The opinion of the court was delivered by: EUGENE F. LYNCH
Defendant Norman Vroman was convicted in this Court by a jury on five counts of tax related charges. On November 22, 1991, the Court sentenced Mr. Vroman to a five year term of probation for count one. Mr. Vroman was sentenced to a seventeen month term of imprisonment for counts two through five. The Court ordered the term of probation to run consecutively to the term of imprisonment.
As one of the terms of probation, the Court ordered Mr. Vroman to file income tax returns and comply with federal tax laws in general. However, by declaration dated January 8, 1992, Mr. Vroman stated that "I do not wish to accept this probationary sentence, and it is my request that the court resentence me in another manner provided by law." Mr. Vroman's Motion to Modify and Terminate Probation was denied by this Court on January 17, 1992.
Defendant has filed a motion for reconsideration, reiterating that he cannot abide by the conditions of probation. The precise issue presented in Mr. Vroman's motion for reconsideration is whether or not a convicted criminal defendant has an absolute right to reject the imposition of probation and demand sentencing in some other manner. The Court notes that this question has never been squarely addressed in this particular posture in the Ninth Circuit.
Mr. Vroman's request for reconsideration requires consideration of two separate issues: (1) may the Court modify his sentence; and (2) is the Court required to modify it because of Mr. Vroman's stated preference to avoid probation.
1. Does the Court Have the Authority to Modify Defendant's Sentence.
Rule 32.1(b) of the Federal Rules of Criminal Procedure permits the Court to entertain requests for the modification of conditions of probation. Additionally, 18 U.S.C. § 3561 (now repealed), which applied to Mr. Vroman's offenses, specified that "the court may revoke or modify any condition of probation, or may change the period of probation."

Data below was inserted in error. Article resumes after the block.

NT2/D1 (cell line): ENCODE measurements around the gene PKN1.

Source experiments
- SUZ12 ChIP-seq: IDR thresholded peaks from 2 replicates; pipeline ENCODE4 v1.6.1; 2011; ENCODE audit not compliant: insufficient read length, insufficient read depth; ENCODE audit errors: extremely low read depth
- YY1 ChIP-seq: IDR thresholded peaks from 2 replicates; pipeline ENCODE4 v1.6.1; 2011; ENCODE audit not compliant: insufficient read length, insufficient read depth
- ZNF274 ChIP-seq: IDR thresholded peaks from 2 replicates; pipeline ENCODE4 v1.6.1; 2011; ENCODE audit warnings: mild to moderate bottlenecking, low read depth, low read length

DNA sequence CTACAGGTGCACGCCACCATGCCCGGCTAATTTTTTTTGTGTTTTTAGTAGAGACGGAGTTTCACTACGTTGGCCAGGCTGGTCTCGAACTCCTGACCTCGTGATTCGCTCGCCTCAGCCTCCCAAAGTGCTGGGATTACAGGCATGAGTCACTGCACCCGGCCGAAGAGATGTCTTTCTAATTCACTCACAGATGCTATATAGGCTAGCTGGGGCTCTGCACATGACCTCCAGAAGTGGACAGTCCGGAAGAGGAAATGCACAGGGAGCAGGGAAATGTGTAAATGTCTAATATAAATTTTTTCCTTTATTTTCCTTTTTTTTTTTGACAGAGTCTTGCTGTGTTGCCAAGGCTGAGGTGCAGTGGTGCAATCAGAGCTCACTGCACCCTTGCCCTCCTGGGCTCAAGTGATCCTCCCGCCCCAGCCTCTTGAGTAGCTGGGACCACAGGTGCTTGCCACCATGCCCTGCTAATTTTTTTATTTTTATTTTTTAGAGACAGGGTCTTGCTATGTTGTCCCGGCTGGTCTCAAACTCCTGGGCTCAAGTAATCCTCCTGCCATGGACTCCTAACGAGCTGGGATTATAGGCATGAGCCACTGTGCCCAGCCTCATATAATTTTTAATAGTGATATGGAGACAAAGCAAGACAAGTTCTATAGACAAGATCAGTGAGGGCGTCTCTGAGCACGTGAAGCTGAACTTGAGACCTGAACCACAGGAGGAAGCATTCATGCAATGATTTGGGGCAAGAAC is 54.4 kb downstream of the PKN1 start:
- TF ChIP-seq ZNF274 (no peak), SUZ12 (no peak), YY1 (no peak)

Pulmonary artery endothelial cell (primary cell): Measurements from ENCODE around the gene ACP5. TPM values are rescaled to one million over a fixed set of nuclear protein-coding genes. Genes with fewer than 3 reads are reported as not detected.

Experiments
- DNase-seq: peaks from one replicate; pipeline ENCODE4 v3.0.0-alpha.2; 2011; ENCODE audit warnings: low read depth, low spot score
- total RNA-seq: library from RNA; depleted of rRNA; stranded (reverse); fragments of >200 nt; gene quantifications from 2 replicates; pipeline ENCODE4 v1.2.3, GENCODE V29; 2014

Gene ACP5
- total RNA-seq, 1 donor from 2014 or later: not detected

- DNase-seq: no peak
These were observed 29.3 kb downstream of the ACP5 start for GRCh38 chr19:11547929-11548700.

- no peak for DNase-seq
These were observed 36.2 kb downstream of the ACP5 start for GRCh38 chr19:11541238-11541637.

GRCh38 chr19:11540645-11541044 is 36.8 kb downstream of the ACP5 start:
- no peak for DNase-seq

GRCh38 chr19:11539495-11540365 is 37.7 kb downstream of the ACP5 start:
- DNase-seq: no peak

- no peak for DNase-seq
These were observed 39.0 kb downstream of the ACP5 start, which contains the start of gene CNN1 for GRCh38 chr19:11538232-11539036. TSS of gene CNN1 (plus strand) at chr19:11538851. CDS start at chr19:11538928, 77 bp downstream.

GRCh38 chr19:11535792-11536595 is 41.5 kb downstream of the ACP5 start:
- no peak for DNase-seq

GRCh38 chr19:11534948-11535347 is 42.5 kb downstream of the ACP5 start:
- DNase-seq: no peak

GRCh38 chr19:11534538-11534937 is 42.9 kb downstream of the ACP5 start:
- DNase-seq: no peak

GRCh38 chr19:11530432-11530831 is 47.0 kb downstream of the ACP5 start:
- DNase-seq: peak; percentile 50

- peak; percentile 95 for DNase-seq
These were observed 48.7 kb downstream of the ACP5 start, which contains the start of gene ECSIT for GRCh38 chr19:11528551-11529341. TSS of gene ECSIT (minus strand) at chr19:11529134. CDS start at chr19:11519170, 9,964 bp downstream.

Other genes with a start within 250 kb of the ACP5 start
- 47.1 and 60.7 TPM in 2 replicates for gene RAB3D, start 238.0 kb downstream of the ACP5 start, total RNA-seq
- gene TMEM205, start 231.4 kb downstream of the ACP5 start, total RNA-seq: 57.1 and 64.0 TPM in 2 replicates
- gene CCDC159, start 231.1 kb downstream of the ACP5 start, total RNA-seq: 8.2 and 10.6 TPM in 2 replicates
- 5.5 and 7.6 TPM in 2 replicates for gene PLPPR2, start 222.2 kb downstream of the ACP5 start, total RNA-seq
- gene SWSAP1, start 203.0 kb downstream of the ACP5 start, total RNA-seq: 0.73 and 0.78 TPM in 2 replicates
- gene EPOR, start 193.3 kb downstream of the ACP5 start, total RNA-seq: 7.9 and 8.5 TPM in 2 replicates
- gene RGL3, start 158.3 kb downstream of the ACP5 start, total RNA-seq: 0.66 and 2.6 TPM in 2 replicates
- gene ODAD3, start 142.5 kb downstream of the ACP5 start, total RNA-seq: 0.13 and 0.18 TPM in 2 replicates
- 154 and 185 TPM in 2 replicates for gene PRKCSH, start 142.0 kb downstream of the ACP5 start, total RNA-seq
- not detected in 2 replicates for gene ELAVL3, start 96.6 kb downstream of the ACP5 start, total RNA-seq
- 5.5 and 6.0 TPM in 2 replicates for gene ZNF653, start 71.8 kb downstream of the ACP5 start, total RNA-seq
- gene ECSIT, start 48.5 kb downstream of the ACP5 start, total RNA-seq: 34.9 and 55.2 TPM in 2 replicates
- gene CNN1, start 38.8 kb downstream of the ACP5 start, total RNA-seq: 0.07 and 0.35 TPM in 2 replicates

Thus, it is clear that this Court has the authority to modify Mr. Vroman's probation.
2. Is the Court Required To Modify Defendant's Sentence.
In arguing that the Court is required to forego probation at a defendant's request, Mr. Vroman principally relies on two cases: United States v. Mitsubishi Int'l Corp., 677 F.2d 785 (9th Cir. 1982); and United States v. Smith, 414 F.2d 630, 24 A.F.T.R.2d (P-H) 5599 (5th Cir. 1969), rev'd on other grounds sub nom. Schacht v. United States, 398 U.S. 58, 26 L. Ed. 2d 44 , 90 S. Ct. 1555 (1970).
In Mitsubishi, a defendant corporation challenged its sentence on appeal, contending that the conditions of probation imposed were more punitive than the maximum penalty permitted by law. The Ninth Circuit rejected that argument as factually incorrect. Additionally, the Ninth Circuit relied upon what is essentially an estoppel argument, and noted that the defendant could have rejected probation at the time of imposition. In doing so, the Ninth Circuit stated that "[a] defendant generally may reject probation and elect to have sentence imposed." Mitsubishi, 677 F.2d at 788.
Mitsubishi cited three cases for this proposition: United States v. Pierce, 561 F.2d 735, 739 (9th Cir. 1977), cert. denied, 435 U.S. 923, 55 L. Ed. 2d 516 , 98 S. Ct. 1486 (1978); United States v. Smith, 414 F.2d 630, 636, 24 A.F.T.R.2d (P-H) 5599 (5th Cir. 1969), rev'd on other grounds sub nom. Schacht v. United States, 398 U.S. 58, 26 L. Ed. 2d 44 , 90 S. Ct. 1555 (1970); and Schwab v. Coleman, 145 F.2d 672, 678 (4th Cir. 1944).
Pierce, the first case relied upon in Mitsubishi, does not directly address the issue of whether or not a defendant may reject probation at sentencing and demand some other sentence. The Pierce case again concerned a challenge on appeal to the validity of a condition of probation. Also, that condition, that the probationer testify under oath before a United States Attorney, required the probationer to waive some of his fifth amendment rights. Finally, it should be noted that the probationer's challenge in Pierce was made upon the revocation of probation for violation of the condition in question. In the final analysis, however, the Pierce court ...